For best experience please turn on javascript and use a modern browser!

Experimental physicist Florian Schreck is lecturer in the quantum mechanics course in the second year of the Physics and Astronomy Bachelor’s programme. In the Master’s programme he teaches courses on Fermi quantum gases and Bose-Einstein condensates, topics that correspond with the research from his own group.

Florian Schreck. Photos: Liesbeth Dingemans

Career jumpstart

As a child, Florian Schreck was already interested in science and mechanics, playing with electronics, building robots and participating in science competitions for the youth. Later he chose to study physics, because ‘it seemed to encompass most of my interests.’ While initially leaning towards a career in theoretical physics, a unique chance won him over to the side of experimental physics: ‘At my university at the time, I didn’t find the Master’s projects in theoretical physics very interesting, whereas there was a very fascinating experimental project about making the first Bose-Einstein condensate in Europe. I jumped at the opportunity, and we succeeded, and that basically started my career.’

Teaching and research as one

To this day, Schreck is extremely passionate about his research. He even used to have his office in his lab, but had to move it due to lack of space and the use of high-power lasers. However, don’t make the mistake of thinking teaching comes second place. ‘For me it is one thing, teaching and research. There is no division.’ In fact, he argues, to be a good researcher, you need to be a passionate teacher as well. ‘These days, all the money comes from grants and an important part of the process is to get in front of a committee and give a presentation, which is nothing else than teaching. So in this system I doubt whether someone who isn’t a good speaker could even get the money necessary to do research.’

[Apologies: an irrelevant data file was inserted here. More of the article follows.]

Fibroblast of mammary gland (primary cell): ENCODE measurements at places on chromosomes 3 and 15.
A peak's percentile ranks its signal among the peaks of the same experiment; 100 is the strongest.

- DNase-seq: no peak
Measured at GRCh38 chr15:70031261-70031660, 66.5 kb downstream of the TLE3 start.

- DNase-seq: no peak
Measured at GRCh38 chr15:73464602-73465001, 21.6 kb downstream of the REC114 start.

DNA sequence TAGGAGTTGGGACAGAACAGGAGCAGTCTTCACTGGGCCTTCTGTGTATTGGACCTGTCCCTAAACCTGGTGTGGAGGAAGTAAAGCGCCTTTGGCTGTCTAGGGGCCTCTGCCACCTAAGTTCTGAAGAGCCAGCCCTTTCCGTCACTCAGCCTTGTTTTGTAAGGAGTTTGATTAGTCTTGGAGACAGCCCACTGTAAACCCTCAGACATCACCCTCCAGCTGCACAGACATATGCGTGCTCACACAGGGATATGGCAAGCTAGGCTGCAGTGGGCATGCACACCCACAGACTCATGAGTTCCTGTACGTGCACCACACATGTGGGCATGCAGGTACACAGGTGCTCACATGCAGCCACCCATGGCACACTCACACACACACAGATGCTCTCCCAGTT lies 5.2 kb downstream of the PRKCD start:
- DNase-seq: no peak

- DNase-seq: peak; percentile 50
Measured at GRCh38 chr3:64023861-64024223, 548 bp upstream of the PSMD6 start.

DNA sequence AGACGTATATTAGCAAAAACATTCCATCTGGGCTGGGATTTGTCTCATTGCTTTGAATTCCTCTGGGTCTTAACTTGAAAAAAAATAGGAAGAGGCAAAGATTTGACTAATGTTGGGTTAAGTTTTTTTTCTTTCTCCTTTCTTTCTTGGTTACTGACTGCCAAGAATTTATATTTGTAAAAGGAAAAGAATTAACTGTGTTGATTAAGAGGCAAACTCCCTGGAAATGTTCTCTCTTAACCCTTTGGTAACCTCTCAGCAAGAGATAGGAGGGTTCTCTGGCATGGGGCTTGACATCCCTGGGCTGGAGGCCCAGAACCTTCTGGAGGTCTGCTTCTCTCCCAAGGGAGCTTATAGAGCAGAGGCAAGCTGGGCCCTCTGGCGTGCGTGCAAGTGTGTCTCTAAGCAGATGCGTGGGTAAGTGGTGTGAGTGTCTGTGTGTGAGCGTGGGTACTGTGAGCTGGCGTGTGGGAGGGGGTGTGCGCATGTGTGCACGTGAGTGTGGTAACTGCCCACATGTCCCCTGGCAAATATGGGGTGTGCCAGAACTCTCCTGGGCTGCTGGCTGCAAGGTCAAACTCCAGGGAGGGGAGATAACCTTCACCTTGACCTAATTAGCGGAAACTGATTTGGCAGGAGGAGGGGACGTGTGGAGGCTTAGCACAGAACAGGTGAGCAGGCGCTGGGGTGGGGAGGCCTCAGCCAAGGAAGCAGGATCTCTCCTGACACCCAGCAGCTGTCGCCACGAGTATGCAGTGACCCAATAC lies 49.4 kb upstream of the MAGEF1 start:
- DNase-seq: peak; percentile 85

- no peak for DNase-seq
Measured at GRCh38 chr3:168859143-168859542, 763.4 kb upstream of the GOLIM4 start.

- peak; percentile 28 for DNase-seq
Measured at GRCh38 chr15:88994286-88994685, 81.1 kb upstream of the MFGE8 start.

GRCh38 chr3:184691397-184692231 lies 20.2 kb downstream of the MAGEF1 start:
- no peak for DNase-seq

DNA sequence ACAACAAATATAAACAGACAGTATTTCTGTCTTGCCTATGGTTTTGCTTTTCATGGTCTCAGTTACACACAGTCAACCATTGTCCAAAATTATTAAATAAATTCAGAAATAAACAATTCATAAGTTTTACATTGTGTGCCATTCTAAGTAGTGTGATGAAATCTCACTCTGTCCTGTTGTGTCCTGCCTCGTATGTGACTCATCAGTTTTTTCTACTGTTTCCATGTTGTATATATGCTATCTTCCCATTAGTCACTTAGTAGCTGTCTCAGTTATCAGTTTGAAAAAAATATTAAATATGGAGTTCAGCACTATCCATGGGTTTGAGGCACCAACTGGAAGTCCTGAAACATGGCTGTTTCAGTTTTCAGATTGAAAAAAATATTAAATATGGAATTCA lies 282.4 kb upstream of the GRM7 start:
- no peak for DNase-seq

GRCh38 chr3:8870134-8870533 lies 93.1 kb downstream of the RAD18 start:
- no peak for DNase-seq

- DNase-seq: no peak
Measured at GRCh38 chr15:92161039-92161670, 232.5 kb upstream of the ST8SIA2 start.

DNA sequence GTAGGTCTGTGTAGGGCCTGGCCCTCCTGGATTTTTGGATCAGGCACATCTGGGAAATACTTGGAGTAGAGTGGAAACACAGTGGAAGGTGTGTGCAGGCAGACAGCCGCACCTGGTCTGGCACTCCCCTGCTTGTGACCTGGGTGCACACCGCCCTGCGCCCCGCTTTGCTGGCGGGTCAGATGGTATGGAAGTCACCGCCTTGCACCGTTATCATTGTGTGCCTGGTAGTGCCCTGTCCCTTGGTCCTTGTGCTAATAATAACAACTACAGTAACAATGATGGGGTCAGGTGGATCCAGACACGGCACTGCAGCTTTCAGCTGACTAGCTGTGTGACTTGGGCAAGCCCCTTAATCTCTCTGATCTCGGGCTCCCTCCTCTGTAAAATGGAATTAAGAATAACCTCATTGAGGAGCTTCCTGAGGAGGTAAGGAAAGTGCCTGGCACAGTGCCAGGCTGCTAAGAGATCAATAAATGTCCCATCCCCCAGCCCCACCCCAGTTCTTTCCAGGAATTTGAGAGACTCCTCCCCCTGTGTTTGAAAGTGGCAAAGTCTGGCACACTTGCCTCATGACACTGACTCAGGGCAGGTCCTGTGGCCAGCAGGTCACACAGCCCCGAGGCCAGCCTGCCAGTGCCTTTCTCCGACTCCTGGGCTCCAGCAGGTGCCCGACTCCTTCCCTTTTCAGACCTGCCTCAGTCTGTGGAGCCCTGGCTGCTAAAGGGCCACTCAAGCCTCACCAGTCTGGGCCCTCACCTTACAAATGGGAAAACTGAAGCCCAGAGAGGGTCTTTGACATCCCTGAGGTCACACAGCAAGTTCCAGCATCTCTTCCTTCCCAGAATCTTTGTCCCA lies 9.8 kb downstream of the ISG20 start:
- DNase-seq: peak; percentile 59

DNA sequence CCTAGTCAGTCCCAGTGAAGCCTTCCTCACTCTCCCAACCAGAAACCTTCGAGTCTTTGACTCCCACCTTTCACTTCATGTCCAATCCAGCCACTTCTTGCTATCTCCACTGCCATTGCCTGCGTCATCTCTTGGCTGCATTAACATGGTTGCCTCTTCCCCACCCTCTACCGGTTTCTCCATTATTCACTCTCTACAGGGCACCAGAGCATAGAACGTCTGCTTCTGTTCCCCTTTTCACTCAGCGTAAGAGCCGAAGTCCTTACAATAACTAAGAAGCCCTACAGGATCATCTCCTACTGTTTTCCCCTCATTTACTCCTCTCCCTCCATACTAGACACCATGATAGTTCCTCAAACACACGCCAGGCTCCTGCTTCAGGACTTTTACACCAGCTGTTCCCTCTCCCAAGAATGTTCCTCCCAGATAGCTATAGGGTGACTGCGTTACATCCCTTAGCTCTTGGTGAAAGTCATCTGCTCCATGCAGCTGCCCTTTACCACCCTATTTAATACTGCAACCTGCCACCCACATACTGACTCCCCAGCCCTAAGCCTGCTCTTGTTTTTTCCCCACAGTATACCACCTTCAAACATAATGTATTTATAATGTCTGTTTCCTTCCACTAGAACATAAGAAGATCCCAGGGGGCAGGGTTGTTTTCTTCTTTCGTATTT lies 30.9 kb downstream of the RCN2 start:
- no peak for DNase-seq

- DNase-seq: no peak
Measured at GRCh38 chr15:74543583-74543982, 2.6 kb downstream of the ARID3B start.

And so his own research is part and parcel of his lectures. ‘Quantum mechanics is very old. I mean, this stuff was invented in the 1920’s and I can’t hope to get super creative about the topic itself. But what I try to do sometimes in the Bachelor’s course is to finish my lecture 15 minutes early and then whoever wants to go can go – and some people do – but for those who stay I talk about what my research is about. And they seem to really like that.’

Improvisation theatre

For the liveliness of his lectures, it also doesn’t hurt that he plays improvisation theatre in his free time. ‘Improv is a hobby of mine, and I enjoy the theatre aspect of teaching as well. Even though it’s not completely like making a show, the techniques are very useful for making a story as well. To explain clearly, to vary your voice, talk slower and to the point at certain times and faster at others.’

Work as hobby

The beauty of quantum mechanics notwithstanding, Schreck thinks its important students have a realistic image of a career in research. ‘Some students, including the very good ones, have a romanticised idea of how research works. Of course there is beauty in science, but it is also a hardcore competition for money and resources. And experimental physics is hard work.’ On the other hand, he says, it helps that the field is very team-orientated. ‘You can’t achieve anything on your own. So you are always surrounded with other very good people to do and discuss everything with.’

Besides, Schreck concludes, if you’re enthusiastic about something, the long hours don’t matter. ‘Other people play computer games day in day out without eating or sleeping. It is clearly a hobby and for us it’s very similar.’ Different toys, that’s all.